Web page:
Wandering off to "perfect" start
As Chad Ferguson wheeled the airseeder out for its first lap of the season on Tuesday, the Wandering farmer could barely contain his smile.
With the first few laps of Cobbler canola under his belt, Chad, who farms with wife Julie, said it was the first time in years there had been a "normal break" in Wandering.
"We've had dry starts for a lot of years - this is a bit more like it used to be in Wandering," Chad said.
"It's been a while since we've seeded into moisture without dust.
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"In the past few years we've just had nothing there and the plants have had to survive on whatever moisture was on the surface."
The couple have received 40mm of rain since April 29 and while the wet weather is more than welcome, to an extent its timing caught the couple unaware.
With spraying, seeding, stubble burning and lambing all earmarked for May, things are set to be busy for the Fergusons - not that Chad is complaining.
"What is good is that we're going to be lambing on green feed â€¦ we haven't done that for a while either because we lamb fairly early in May," he said.
"This is the first time for a while that we'll have lambs on the ground with green feed.
"The biggest thing was we had the summer rain as well so we've got the subsoil moisture there."
Nearby, fellow Wandering farmer Judith Price described the 38mm of rain that fell on her property as "fabulous".
"It was a lovely, gentle start, the grass is coming up quickly and there was no washing - it's perfect," she said. Although she is yet to start seeding, Judith said she would stick to her usual program, which she would like to have in the ground by the end of the month.
"I want the ryegrass to be at the two-leaf stage before I use a knockdown," she said.
But while some are rejoicing at a near-perfect start to the season, for others the elusive break is yet to occur.
In the week to Tuesday Dalwallinu had received 6mm, Doodlakine 10mm and Kellerberrin 2mm.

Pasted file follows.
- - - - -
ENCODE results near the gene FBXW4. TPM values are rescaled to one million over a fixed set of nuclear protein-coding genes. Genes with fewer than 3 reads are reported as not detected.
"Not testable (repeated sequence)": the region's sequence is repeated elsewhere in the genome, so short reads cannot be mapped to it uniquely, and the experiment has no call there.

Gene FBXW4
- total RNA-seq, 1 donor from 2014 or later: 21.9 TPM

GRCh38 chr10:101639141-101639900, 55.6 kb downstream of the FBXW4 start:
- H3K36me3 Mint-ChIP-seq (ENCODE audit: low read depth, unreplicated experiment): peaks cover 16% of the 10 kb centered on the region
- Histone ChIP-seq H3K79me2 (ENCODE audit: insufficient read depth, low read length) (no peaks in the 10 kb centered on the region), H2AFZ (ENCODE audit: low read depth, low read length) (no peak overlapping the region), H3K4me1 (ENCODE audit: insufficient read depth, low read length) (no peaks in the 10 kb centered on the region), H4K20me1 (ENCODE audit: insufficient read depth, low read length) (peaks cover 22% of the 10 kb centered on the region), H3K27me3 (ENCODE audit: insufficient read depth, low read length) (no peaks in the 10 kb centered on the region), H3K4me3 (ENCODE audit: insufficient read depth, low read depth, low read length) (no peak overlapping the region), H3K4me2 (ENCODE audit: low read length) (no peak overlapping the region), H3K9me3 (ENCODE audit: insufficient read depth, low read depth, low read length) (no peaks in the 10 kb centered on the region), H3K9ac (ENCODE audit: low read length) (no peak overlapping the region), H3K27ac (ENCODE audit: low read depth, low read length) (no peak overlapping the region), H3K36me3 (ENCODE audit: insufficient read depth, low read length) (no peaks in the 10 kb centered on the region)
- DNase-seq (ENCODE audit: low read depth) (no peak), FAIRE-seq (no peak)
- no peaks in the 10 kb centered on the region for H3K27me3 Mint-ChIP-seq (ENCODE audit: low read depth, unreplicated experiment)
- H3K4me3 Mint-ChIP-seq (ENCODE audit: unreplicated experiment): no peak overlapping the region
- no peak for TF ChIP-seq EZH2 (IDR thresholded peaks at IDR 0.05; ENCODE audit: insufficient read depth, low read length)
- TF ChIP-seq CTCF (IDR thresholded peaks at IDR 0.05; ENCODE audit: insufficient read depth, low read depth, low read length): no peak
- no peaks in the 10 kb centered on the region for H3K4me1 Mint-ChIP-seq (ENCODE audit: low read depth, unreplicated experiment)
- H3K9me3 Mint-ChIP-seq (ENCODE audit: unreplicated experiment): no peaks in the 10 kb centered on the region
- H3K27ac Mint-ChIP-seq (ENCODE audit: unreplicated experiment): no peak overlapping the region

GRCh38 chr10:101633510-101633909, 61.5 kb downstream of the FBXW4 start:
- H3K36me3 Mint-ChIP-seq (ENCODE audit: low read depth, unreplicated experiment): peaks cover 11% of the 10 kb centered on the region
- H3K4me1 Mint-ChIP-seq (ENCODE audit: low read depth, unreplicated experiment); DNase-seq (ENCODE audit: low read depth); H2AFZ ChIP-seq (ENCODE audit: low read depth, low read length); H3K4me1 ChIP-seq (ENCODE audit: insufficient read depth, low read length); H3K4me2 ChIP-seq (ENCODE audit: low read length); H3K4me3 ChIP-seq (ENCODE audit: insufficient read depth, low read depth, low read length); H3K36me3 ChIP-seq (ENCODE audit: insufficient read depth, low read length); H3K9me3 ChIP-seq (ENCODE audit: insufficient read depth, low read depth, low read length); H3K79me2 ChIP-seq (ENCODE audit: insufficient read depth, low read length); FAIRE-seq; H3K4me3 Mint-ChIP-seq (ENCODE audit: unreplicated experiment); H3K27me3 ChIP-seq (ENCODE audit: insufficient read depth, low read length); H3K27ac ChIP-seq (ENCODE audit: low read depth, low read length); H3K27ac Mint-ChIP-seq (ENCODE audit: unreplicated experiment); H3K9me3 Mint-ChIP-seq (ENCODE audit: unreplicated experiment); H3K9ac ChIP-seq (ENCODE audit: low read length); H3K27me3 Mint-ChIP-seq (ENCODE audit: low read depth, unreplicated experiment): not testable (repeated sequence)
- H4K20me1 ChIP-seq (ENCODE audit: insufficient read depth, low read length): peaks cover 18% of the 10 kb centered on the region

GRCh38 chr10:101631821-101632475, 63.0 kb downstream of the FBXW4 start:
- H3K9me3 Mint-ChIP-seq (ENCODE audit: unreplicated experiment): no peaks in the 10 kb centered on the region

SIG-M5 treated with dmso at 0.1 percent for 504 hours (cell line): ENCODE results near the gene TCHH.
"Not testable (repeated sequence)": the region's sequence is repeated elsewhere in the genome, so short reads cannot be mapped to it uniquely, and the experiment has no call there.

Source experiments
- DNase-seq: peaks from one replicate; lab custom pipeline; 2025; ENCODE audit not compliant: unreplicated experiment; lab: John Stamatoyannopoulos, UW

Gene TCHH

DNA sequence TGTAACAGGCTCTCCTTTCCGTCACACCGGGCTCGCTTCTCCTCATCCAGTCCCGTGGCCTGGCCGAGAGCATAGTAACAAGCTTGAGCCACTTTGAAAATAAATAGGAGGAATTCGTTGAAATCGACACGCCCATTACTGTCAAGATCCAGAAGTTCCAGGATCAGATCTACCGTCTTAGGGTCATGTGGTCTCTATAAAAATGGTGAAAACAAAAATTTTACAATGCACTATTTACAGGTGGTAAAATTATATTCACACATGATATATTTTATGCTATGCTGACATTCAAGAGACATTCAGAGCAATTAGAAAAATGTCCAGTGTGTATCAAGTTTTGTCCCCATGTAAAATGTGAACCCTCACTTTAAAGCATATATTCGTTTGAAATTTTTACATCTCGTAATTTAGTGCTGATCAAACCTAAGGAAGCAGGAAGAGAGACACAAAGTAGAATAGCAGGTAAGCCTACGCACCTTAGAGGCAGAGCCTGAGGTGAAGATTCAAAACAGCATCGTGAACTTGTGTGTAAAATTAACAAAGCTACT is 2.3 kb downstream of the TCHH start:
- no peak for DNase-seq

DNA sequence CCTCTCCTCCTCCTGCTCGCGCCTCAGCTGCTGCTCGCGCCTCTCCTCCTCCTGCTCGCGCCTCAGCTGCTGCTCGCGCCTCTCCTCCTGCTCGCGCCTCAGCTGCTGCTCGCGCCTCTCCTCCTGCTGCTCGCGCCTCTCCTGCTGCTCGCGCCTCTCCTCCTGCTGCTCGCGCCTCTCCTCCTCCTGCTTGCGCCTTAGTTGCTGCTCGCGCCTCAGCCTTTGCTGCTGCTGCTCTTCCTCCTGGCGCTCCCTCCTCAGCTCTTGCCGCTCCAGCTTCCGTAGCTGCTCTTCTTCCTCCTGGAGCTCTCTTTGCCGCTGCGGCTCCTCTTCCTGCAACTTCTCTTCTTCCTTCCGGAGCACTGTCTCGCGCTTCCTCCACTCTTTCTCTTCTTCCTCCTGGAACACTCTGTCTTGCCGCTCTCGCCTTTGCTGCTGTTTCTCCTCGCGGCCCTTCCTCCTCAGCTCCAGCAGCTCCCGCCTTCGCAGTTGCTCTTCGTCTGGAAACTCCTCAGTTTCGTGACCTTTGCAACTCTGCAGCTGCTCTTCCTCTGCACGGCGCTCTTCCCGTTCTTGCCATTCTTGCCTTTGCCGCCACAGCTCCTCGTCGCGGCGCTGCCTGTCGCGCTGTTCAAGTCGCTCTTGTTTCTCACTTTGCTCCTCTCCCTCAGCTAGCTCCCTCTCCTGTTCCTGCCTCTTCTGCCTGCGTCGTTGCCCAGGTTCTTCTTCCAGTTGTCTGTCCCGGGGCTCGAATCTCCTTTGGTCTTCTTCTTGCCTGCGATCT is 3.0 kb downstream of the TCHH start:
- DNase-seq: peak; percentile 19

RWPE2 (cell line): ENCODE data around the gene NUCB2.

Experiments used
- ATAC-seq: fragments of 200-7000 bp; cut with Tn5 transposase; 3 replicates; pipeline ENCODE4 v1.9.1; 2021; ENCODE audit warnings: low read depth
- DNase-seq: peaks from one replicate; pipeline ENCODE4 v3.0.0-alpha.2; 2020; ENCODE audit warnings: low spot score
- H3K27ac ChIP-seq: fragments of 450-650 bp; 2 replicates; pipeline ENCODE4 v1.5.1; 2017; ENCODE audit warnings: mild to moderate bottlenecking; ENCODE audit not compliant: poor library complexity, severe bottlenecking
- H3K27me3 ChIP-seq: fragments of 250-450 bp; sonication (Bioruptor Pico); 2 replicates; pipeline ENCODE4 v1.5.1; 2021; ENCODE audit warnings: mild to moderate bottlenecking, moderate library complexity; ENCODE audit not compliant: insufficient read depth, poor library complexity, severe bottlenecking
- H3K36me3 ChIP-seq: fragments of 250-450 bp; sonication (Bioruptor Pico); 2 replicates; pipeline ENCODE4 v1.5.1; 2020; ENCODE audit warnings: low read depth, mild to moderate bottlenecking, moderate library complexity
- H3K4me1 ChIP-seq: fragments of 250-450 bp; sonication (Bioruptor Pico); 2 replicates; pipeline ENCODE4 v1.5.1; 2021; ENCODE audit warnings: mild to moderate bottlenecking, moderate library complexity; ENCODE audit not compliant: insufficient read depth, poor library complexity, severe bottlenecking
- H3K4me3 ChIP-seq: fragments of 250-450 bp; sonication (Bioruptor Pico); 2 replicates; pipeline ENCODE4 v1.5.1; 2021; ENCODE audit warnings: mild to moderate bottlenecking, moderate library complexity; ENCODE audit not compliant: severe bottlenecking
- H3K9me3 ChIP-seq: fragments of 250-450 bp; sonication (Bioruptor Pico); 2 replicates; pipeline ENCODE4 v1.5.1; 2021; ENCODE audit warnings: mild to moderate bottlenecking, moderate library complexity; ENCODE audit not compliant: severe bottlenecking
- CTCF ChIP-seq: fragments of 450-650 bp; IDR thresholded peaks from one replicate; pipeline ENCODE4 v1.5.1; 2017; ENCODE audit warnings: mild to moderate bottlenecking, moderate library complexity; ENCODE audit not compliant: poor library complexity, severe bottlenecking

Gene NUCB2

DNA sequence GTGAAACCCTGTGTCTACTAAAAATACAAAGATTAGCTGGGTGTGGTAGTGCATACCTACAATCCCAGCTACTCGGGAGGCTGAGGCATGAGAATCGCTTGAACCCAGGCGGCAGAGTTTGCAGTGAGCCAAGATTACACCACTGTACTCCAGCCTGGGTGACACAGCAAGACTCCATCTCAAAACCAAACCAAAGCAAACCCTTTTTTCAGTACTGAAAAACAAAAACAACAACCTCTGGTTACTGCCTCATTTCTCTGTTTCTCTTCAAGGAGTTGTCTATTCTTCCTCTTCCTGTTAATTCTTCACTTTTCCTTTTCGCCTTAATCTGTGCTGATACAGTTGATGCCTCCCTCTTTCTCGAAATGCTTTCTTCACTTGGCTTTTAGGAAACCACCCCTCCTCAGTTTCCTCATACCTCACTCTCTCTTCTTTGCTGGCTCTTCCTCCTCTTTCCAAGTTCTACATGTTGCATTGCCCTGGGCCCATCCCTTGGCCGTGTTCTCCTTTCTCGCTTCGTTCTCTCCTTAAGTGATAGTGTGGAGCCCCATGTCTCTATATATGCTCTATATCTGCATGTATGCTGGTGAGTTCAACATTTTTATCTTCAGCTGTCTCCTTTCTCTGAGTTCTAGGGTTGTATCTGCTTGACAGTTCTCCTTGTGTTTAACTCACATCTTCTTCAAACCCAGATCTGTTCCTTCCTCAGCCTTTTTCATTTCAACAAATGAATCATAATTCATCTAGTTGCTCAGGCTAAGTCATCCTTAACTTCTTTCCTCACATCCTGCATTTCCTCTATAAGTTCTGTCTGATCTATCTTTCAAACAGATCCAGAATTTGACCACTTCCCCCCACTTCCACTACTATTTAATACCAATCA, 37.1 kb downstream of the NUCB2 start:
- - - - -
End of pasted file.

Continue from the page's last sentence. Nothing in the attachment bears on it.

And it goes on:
According to the Agriculture Department's director of practice and systems innovation, David Bowran, much of the agricultural belt is looking at close to average rainfall from May to October.
The bad news is that some pockets are more likely to see drier conditions - and they're the same areas that missed out last year.
"There's an area from Southern Cross to Lake Grace â€¦ and there's also an area around Salmon Gums and Beaumont which has a lower chance of exceeding the median (rainfall) in that period," he said.
"There are parts of the Wheatbelt that have very little stored water, particularly in the northern agricultural region. From what I've heard most of that area has had 10-15mm of rain in the last week or so.
"They should have adequate moisture to at least get their canola or lupins out of the ground."
But with some warm temperatures forecast in coming weeks, the question is whether hot days will nullify the effects of some of the smaller rainfall events.
"There is the possibility we might get some more systems coming through in the next week or so but it is noticeable that a number of models have the last two weeks in May as being on the dry side," Dr Bowran said.
"The prospects generally are much better this year than what we've seen for a couple of years and its still only early May. There are still a couple of weeks to go before we would stress out over lack of rainfall in any way."
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